To get the best performance, you need to keep the timespan of your query data limited to the cache period.

Note: If you want to limit costs, play with the retention time of both database (storage) and cache (memory). You can still change this afterward but data older than the retention time will be removed/destroyed forever!

Press the Create button.

The database is now created:

Select the database and a new Azure Portal pane will show the details and database-related menu.

Adding tables will be done using the Query editor, inside this database.

So, within the Database context, click the ‘Query’ menu item:

The Query editor will be shown. Notice the database already is selected, both in the list of databases and as the scope for the query to build.

Just for fun, try these two queries:

.show cluster 

.show cluster databases 

The first shows the number of instances within your cluster (including the SKU size) and related information.

The last one shows database information inside your cluster.

Now, execute the following command to add a table inside your database:

.create table Telemetry (
messageId: int,
deviceId: string,
temperature:decimal,
humidity:decimal,
temperatureAlert: string,
IotHubDeviceId: string,
IotHubEnqueuedTime: datetime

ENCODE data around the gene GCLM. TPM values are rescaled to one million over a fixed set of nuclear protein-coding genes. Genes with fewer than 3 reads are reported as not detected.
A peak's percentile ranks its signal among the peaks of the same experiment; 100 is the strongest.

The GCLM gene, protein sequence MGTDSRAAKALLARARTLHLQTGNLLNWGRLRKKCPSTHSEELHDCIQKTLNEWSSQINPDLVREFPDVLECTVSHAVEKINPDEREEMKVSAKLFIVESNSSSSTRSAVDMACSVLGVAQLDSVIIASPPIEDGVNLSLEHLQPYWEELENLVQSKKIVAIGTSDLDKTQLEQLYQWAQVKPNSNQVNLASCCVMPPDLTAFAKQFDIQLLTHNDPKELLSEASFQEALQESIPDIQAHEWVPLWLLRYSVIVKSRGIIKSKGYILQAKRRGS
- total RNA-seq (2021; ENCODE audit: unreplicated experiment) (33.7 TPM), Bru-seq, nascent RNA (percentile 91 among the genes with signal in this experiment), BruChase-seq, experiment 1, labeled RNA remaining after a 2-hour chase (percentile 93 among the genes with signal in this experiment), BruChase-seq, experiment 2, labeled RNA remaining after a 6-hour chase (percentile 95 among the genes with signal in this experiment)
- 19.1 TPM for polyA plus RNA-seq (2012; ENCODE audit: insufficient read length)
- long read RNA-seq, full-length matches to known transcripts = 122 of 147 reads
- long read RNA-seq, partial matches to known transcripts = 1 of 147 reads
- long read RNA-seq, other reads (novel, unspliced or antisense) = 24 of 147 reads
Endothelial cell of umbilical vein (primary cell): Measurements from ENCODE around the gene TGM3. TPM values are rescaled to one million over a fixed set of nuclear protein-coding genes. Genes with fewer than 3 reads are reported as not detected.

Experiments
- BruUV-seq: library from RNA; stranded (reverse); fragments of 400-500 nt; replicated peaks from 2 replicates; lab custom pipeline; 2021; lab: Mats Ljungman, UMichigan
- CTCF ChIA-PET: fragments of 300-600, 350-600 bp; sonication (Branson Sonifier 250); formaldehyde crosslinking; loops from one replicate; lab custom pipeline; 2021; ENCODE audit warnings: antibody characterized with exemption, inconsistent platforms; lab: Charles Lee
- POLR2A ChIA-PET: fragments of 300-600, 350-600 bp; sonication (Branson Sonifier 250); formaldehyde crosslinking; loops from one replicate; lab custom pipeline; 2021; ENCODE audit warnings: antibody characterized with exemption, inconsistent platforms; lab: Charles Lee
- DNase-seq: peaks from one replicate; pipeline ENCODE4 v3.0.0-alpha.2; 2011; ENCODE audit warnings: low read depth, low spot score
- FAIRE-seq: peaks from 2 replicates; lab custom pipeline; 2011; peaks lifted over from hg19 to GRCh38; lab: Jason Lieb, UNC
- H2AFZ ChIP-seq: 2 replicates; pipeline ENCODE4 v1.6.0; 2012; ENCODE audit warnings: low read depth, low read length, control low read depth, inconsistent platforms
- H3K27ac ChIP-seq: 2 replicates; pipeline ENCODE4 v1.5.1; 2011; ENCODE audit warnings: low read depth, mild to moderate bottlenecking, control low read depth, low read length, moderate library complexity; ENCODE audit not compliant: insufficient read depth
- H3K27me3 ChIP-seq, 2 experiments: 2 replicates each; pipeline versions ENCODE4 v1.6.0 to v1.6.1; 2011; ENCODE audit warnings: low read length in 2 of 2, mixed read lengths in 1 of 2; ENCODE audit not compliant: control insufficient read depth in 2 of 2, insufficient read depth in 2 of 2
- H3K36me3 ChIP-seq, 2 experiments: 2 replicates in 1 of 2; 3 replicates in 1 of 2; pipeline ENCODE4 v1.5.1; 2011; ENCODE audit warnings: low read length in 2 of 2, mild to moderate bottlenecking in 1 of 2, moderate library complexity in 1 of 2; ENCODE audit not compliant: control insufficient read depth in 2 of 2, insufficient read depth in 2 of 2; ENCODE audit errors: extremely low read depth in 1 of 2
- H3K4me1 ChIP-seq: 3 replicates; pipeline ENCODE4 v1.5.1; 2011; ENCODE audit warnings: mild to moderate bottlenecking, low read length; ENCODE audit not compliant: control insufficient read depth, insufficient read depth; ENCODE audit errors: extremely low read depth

)

Note: If we look at the columns, we see the usual suspects which reference the incoming message fields (messageId, deviceId, temperature, humidity). Also, extra columns are added which are not mentioned in the incoming telemetry. We will learn about those two columns soon.

Executing the command will result in the creation of the ‘Telemetry’ table:

So, the table is created. What about these two extra columns?

4 Check the system properties. Which IoT Hub properties do you want to ingest?

We leave the query editor for a moment and move back to the Database pane.

In there, the menu ‘Data connections’ is shown. There, data connections are added, including IoT Hub connections:

We want to add this IoT Hub data connection:

In this connection, we have to fill in a unique name and select the right (already existing) IoT Hub. We also need to tell which IoT Hub related system properties must be added:

The two IoT Hub properties I selected will match those two columns I added in the ‘Telemetry’ table definition already.

Note: as seen above, I selected this ‘adx’ consumer group I added earlier to the IoT Hub so now it’s selectable here.

Wait, we are not ready, we still need to add more information!

How does the connection know where to drop incoming data and how to place the right data fields into the table columns?

The connection will be made against that ‘Telemetry’ table and coincidently, we have to fill in a table name:

So, it’s clear we need to fill in the correct table name which is ‘Telemetry’.

Note: there is a switch called ‘allow routing the data to other databases’. Incoming messages can be attributed to user properties describing the table name, data format, and mapping name. This is called dynamic routing. In this post, we go for the original static routing by filling the other fields.